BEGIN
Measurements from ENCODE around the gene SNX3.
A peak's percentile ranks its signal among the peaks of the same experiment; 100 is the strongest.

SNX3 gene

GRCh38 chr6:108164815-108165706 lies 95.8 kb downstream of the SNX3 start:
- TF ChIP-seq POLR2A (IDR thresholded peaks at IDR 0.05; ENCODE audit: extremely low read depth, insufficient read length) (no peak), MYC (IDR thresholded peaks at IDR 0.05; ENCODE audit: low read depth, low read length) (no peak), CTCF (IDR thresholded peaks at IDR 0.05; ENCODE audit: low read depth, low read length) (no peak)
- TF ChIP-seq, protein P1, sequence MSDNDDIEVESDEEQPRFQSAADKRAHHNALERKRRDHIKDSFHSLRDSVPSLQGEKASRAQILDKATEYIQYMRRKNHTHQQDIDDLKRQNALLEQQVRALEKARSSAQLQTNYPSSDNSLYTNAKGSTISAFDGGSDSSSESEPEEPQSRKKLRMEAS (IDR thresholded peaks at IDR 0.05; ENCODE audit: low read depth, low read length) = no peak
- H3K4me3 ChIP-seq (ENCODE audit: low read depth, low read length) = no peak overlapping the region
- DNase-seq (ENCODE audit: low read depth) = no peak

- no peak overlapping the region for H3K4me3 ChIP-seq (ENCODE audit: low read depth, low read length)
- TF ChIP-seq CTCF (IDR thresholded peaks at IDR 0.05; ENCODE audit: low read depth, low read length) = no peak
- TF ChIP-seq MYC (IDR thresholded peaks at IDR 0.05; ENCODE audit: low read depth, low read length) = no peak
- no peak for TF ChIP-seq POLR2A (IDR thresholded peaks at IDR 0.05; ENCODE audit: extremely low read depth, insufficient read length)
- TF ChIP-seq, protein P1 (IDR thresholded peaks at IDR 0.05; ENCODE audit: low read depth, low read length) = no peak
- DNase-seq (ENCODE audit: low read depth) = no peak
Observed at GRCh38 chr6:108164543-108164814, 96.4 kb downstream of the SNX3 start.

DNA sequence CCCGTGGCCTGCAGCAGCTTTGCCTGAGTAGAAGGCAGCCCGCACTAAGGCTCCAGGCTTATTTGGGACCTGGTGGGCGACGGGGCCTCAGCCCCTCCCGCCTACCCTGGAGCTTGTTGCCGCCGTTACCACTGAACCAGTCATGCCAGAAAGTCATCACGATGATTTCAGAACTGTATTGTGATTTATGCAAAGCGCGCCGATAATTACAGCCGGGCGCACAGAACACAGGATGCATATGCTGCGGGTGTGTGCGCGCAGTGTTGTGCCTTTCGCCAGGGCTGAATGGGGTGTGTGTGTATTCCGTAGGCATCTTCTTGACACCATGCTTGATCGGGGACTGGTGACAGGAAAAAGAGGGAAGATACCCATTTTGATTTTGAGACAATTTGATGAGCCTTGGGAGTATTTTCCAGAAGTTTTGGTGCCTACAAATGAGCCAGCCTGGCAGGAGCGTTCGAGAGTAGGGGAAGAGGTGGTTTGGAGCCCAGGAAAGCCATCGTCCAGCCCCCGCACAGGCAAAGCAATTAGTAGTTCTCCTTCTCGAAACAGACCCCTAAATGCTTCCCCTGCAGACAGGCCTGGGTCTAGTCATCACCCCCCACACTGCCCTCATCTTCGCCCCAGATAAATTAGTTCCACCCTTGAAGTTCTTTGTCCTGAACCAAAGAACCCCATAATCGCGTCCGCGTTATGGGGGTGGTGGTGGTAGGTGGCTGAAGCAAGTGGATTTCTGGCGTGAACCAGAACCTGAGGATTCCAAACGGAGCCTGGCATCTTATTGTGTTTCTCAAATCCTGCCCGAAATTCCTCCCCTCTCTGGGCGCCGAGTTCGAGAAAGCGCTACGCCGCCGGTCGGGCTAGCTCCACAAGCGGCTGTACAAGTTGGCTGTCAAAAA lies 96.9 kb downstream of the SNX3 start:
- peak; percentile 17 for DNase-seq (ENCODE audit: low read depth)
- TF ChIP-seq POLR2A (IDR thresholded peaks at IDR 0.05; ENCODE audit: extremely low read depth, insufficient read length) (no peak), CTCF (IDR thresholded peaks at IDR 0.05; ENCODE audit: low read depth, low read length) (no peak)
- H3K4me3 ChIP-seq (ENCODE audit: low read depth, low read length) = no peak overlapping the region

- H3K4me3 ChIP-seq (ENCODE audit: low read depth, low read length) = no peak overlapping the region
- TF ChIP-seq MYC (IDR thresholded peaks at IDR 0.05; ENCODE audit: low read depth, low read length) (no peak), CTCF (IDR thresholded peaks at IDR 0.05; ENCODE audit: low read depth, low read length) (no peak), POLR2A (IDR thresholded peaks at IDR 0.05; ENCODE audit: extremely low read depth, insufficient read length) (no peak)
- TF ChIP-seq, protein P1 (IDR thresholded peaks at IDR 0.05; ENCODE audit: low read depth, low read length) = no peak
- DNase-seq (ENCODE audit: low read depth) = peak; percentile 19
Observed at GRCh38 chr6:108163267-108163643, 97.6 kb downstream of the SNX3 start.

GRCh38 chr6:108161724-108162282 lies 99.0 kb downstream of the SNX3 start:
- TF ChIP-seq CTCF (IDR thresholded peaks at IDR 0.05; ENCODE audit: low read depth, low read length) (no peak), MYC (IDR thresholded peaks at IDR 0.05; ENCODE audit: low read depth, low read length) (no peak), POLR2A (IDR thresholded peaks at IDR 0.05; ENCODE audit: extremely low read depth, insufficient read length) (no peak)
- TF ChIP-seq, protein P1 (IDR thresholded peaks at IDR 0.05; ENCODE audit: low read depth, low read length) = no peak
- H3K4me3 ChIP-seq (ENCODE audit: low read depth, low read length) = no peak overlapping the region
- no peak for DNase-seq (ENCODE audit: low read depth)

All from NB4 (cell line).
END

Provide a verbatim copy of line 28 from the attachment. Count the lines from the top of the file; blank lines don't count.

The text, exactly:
- H3K4me3 ChIP-seq (ENCODE audit: low read depth, low read length) = no peak overlapping the region